Relative pronouns and relative clauses

Level: beginner

The relative pronouns are:

Subject Object Possessive
who who/whom whose
which which whose
that that -

We use relative pronouns to introduce relative clauses. Relative clauses tell us more about people and things:

Lord Thompson, who is 76, has just retired.
This is the house which Jack built.
Marie Curie is the woman that discovered radium.

We use:

• who and whom for people
• which for things
• that for people or things.

Two kinds of relative clause

There are two kinds of relative clause:

1.  We use relative clauses to make clear which person or thing we are talking about:

Marie Curie is the woman who discovered radium.
This is the house which Jack built.

In this kind of relative clause, we can use that instead of who or which:

Marie Curie is the woman that discovered radium.
This is the house that Jack built.

We can leave out the pronoun if it is the object of the relative clause:

This is the house that Jack built. (that is the object of built)

Relative pronouns 1

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Relative pronouns 2

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Be careful!

The relative pronoun is the subject/object of the relative clause, so we do not repeat the subject/object:

Marie Curie is the woman who she discovered radium.
(who is the subject of discovered, so we don't need she)

This is the house that Jack built it.
(that is the object of built, so we don't need it)

Lord Thompson, who is 76, has just retired.
We had fish and chips, which I always enjoy.
I met Rebecca in town yesterday, which was a nice surprise.

With this kind of relative clause, we use commas (,) to separate it from the rest of the sentence.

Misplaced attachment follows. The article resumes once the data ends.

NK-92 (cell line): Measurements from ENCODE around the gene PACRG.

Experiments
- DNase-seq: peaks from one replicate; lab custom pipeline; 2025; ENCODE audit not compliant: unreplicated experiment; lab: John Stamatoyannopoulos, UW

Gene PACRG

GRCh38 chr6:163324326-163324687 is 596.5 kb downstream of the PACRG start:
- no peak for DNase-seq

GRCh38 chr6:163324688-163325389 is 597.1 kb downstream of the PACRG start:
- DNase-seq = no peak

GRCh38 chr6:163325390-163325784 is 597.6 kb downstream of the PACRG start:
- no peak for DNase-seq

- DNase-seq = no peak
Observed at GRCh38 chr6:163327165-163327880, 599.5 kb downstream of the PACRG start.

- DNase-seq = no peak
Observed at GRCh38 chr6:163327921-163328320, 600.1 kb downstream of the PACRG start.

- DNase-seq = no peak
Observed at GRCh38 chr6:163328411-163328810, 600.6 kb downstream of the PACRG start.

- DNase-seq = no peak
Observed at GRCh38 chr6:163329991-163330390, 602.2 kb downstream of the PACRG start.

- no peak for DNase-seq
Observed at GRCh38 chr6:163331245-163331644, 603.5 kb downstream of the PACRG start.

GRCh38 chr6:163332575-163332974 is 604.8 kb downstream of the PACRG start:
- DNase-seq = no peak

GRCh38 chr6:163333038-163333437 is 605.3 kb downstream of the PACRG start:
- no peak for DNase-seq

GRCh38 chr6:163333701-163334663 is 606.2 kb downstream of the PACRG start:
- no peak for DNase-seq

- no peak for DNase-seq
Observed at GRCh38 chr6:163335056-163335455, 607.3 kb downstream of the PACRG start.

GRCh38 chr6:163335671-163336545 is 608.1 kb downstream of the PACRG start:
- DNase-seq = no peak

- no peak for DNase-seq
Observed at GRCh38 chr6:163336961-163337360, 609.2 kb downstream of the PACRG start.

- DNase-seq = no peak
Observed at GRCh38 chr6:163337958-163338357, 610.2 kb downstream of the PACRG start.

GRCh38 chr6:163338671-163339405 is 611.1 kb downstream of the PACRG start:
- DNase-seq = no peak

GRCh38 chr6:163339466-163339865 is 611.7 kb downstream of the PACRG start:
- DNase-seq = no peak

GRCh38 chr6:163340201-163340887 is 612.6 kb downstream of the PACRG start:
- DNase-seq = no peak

Be careful!

In this kind of relative clause, we cannot use that:

Lord Thompson, who is 76, has just retired.
(NOT Lord Thompson, that is 76, has just retired.)

and we cannot leave out the pronoun:

We had fish and chips, which I always enjoy.
(NOT We had fish and chips, I always enjoy.)

Relative pronouns 3

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Relative pronouns 4

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Level: intermediate

whose and whom

We use whose as the possessive form of who:

This is George, whose brother went to school with me.

We sometimes use whom as the object of a verb or preposition:

This is George, whom you met at our house last year.
(whom is the object of met)

This is George’s brother, with whom I went to school.
(whom is the object of with)

but nowadays we normally use who:

This is George, who you met at our house last year.
This is George’s brother, who I went to school with.

Relative pronouns 5

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Relative pronouns with prepositions

When who(m) or which have a preposition, the preposition can come at the beginning of the clause:

I had an uncle in Germany, from who(m) I inherited a bit of money.
We bought a chainsaw, with which we cut up all the wood.

or at the end of the clause: